Saturday, May 25, 2024

Molale may come to regret his advice about UDC TV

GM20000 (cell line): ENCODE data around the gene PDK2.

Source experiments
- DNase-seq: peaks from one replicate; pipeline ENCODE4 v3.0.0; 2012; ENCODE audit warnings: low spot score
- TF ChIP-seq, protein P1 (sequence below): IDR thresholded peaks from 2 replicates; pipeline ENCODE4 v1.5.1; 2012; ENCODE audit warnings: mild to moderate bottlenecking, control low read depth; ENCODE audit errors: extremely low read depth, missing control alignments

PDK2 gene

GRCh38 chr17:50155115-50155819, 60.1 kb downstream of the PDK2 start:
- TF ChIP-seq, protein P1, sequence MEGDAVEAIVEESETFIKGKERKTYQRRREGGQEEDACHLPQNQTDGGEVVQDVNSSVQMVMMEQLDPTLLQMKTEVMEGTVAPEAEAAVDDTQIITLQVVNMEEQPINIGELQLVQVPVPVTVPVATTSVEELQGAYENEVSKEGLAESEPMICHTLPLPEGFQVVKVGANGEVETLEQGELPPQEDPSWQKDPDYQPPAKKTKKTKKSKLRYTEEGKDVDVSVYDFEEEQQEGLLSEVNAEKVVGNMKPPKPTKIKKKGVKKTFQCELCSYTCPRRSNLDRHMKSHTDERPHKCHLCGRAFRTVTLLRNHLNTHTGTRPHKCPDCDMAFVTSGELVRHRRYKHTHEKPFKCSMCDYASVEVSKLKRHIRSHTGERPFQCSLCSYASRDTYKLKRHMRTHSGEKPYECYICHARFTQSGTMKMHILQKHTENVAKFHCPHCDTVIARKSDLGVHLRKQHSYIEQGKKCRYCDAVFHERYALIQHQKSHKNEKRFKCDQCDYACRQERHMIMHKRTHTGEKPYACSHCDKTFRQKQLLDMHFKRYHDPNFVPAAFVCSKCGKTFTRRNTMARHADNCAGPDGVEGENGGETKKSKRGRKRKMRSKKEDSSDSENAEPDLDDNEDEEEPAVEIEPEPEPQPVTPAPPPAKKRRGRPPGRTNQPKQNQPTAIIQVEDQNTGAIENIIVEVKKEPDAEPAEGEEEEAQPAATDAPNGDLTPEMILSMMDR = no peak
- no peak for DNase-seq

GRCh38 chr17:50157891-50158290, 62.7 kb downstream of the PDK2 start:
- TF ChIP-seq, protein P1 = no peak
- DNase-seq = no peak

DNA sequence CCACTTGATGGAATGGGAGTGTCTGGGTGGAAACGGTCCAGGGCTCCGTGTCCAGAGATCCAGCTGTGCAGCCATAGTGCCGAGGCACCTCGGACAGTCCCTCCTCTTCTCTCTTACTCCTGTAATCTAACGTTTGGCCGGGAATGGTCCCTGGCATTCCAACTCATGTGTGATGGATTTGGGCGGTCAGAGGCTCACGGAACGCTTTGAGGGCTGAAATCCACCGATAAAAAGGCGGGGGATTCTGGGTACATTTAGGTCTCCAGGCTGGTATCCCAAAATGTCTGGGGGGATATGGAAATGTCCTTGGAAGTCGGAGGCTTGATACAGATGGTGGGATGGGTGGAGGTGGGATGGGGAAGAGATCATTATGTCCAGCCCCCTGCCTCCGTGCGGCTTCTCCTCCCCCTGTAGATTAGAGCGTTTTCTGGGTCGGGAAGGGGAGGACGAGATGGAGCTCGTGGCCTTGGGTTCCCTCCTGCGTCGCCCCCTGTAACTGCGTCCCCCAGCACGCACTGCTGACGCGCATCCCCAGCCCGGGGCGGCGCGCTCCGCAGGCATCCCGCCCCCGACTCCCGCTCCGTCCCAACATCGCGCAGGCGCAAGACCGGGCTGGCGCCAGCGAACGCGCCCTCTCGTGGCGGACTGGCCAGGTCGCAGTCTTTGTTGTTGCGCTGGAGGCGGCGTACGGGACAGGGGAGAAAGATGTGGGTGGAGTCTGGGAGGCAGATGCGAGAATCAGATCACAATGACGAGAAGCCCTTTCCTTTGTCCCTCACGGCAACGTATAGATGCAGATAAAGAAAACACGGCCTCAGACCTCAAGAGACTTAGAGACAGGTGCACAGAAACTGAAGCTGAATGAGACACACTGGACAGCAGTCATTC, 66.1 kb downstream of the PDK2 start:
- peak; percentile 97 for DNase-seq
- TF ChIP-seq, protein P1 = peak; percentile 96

Be careful what you wish for is advice that the Minister of Presidential Affairs, Governance and Public Administration, Eric Molale, may realise months too late that he should have taken heed of. Opposition parties are gravely concerned about not getting sufficient airtime on state electronic media as well as sufficient editorial space in the Botswana Daily News. When Gaborone Central MP, Dr. Phenyo Butale, raised this issue recently, Molale proposed that the Umbrella for Democratic Change (UDC) should start its own television station if it felt that it was getting a raw deal from the government. Butale was raising a valid point about the state media being biased in favour of the ruling Botswana Democratic Party and there is an astounding amount of evidence that bears that out. His party is raising as valid a point about the bias being detrimental to democratic process. There is another equally valid that Butale and his party can raise: that state media is financed with taxes from both UDC MPs and supporters and that it is only fair that they benefit from their money. However, UDC is doing itself no favour by confining its communications outreach programme to shallow hope of state media ever giving it coverage equal to that it gives the BDP. Going back to the days of President Sir Seretse Khama, state media was always biased against the opposition. What is new in 2016 is that there are ICT systems that the opposition is not taking full advantage of to further its political communications agenda. Nothing is stopping UDC from actually starting its own online television channel and there are various inspirational examples from around the world. One source of such inspiration can be The Young Turks (TYT), an online media network in the United States. Its founders were unhappy with a tendency by the mainstream media to disregard issues that matter to ordinary people. In the words of Cenk Uygur, one of the co-founders, TYT is aimed at the “98 per cent not in power.” A U.S. News & World Report contributing writer has described TYT as “the loudly liberal counter to the right-leaning presets on my Sirius Satellite Radio.” Over the years, one of its programmes has become the world’s largest online news show and three years ago, its YouTube channel surpassed 3 billion video views. The Botswana situation is as follows: the most numerically important voter constituency is the youth who spend half their waking hours on social media; on account of cellphone possession, Botswana happens to have the highest Internet penetration rate in Africa according to Nielsen ratings agency. While it continues its battle for equal coverage by state media, UDC could adapt the TYT model to the Botswana situation and never have to worry about Btv not showing its political rallies. In his response to President Ian Khama’s state-of-the-nation address, Duma Boko, painted a vivid picture of what sounded like profligate wastage of government money on the army. Production staff on UDC TV would illustrate this item with appropriate images of the fighter jets and materiel he spoke to grab the viewers’ attention. The maximum amount of airtime a news item on Btv gets is two minutes 47 seconds but on its own YouTube channel, UDC would have full control on this other programming aspects. Supposing UDC TV takes off as spectacularly as TYT, Molale would realise the grave mistake he made. The channel he has in mind is one in which the party gets a licence from and is regulated by the Botswana Communications Regulatory Authority. That would not be the case with a YouTube channel.


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